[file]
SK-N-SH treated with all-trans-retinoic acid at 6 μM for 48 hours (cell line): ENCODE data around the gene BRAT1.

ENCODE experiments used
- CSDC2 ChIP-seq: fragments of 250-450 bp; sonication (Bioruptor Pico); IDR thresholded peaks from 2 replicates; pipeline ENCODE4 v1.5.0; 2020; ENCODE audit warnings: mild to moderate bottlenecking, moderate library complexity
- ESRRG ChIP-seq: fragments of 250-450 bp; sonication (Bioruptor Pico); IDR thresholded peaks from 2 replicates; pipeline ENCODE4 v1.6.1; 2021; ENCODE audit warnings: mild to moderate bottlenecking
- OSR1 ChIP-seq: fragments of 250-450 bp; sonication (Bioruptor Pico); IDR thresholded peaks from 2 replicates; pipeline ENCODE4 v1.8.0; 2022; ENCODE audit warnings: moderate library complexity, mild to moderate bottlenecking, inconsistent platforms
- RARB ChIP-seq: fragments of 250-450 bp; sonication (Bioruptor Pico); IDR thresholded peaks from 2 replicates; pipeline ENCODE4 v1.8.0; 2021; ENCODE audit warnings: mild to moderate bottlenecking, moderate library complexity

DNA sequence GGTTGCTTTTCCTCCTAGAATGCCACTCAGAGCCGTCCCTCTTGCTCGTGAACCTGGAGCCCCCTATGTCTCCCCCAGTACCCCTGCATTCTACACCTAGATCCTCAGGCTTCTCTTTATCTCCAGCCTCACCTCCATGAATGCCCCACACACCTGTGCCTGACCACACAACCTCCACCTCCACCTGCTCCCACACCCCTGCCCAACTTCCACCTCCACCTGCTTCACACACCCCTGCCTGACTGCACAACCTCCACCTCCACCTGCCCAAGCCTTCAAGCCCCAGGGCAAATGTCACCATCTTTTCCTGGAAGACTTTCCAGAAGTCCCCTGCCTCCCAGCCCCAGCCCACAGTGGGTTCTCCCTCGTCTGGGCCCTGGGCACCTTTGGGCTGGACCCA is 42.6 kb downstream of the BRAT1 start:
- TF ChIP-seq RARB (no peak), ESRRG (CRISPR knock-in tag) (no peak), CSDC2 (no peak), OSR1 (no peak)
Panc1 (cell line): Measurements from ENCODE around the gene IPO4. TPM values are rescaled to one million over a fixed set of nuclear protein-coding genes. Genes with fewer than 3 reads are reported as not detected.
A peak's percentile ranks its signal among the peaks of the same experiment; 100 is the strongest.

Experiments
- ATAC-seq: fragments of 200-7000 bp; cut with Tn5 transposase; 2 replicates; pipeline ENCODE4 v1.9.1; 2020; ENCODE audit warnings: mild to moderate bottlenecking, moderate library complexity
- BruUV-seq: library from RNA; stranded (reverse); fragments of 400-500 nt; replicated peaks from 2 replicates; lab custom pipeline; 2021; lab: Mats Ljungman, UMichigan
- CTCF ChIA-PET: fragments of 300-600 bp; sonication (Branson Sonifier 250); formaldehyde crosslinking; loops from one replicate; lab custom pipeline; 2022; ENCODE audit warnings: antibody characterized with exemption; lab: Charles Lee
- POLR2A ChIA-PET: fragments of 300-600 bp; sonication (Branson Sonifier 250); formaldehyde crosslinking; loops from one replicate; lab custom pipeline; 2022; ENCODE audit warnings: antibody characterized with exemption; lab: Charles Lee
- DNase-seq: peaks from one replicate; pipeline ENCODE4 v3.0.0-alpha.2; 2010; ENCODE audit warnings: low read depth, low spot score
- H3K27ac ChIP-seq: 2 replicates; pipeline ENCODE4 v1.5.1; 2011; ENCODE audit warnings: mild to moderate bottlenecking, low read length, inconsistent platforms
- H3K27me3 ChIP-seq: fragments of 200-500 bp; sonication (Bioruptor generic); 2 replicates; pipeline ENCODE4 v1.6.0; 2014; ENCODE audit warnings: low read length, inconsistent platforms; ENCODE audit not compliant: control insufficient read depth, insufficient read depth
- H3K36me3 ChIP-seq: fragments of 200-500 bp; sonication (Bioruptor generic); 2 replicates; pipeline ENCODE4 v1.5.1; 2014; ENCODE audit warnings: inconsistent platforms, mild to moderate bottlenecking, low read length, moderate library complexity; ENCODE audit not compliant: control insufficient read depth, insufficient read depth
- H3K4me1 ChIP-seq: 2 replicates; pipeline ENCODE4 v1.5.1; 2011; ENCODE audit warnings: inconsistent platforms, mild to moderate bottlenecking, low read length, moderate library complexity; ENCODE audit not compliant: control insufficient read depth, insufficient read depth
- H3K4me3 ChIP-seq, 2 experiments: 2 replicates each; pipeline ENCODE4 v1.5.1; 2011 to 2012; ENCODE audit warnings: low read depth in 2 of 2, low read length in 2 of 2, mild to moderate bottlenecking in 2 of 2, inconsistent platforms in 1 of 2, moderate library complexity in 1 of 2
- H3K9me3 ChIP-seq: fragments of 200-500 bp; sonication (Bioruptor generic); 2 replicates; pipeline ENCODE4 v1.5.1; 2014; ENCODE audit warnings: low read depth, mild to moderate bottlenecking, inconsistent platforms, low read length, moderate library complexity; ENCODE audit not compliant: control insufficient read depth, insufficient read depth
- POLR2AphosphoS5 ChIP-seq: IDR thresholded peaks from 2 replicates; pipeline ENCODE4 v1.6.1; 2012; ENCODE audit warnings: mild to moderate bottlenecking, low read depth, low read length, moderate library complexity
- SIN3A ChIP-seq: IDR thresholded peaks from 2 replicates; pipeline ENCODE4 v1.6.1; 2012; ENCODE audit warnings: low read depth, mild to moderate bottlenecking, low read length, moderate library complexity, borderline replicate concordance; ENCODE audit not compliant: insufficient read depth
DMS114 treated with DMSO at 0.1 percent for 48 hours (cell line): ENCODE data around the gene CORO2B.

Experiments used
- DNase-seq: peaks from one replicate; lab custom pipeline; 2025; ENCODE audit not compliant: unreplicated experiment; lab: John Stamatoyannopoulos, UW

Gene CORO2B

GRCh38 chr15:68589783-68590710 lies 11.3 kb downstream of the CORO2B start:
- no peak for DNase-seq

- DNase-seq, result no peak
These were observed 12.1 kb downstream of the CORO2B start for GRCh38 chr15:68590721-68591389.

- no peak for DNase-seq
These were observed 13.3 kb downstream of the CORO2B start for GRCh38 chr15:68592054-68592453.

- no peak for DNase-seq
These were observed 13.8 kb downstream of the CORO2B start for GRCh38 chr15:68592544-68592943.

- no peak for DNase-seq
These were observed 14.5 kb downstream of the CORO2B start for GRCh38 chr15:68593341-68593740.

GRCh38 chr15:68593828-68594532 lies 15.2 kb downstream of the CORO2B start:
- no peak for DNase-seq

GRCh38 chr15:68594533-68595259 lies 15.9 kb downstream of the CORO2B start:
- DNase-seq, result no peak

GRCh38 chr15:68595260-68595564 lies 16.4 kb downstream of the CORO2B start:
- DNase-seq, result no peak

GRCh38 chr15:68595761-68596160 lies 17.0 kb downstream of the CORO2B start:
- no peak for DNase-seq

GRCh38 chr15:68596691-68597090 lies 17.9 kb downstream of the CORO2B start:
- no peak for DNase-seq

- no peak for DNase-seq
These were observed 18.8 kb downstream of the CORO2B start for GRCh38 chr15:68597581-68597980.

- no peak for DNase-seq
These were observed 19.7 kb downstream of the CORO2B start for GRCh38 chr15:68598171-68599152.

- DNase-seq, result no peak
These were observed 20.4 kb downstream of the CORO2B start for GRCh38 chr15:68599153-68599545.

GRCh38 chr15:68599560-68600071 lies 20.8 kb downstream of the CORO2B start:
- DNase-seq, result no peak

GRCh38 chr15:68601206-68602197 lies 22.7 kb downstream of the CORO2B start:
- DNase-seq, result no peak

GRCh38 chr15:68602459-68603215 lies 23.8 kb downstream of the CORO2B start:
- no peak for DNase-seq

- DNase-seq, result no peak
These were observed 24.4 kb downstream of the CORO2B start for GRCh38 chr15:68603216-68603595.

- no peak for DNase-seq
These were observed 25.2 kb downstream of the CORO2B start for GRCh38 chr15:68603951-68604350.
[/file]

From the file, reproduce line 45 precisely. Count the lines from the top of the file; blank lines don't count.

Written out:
GRCh38 chr15:68595761-68596160 lies 17.0 kb downstream of the CORO2B start: